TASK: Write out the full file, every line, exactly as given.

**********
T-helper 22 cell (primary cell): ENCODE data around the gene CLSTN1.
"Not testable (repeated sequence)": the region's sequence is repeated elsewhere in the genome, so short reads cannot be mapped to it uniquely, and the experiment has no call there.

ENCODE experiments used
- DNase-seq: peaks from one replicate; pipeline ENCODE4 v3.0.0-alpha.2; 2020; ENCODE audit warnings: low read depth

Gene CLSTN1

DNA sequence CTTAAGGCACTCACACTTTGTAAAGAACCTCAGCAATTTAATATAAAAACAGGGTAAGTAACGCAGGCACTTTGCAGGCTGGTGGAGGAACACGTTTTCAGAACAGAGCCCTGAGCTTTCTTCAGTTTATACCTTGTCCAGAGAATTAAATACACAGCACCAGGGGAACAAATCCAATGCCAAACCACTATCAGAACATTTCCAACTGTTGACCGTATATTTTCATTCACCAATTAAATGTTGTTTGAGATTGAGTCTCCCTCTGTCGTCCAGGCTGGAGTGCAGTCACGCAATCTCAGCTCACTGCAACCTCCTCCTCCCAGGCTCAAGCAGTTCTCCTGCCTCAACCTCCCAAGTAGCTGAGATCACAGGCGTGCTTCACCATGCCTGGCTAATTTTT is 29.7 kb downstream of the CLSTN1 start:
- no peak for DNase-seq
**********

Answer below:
T-helper 22 cell (primary cell): ENCODE data around the gene CLSTN1.
"Not testable (repeated sequence)": the region's sequence is repeated elsewhere in the genome, so short reads cannot be mapped to it uniquely, and the experiment has no call there.

ENCODE experiments used
- DNase-seq: peaks from one replicate; pipeline ENCODE4 v3.0.0-alpha.2; 2020; ENCODE audit warnings: low read depth

Gene CLSTN1

DNA sequence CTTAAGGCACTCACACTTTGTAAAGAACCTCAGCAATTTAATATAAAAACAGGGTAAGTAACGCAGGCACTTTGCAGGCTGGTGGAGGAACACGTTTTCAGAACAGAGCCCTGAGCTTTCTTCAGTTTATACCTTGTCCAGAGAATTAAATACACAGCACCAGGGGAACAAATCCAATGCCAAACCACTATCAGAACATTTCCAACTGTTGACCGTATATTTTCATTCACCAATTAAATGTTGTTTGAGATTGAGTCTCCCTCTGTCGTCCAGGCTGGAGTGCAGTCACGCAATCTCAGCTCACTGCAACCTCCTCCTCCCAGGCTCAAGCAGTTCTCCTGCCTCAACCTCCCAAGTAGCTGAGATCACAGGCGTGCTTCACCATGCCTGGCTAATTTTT is 29.7 kb downstream of the CLSTN1 start:
- no peak for DNase-seq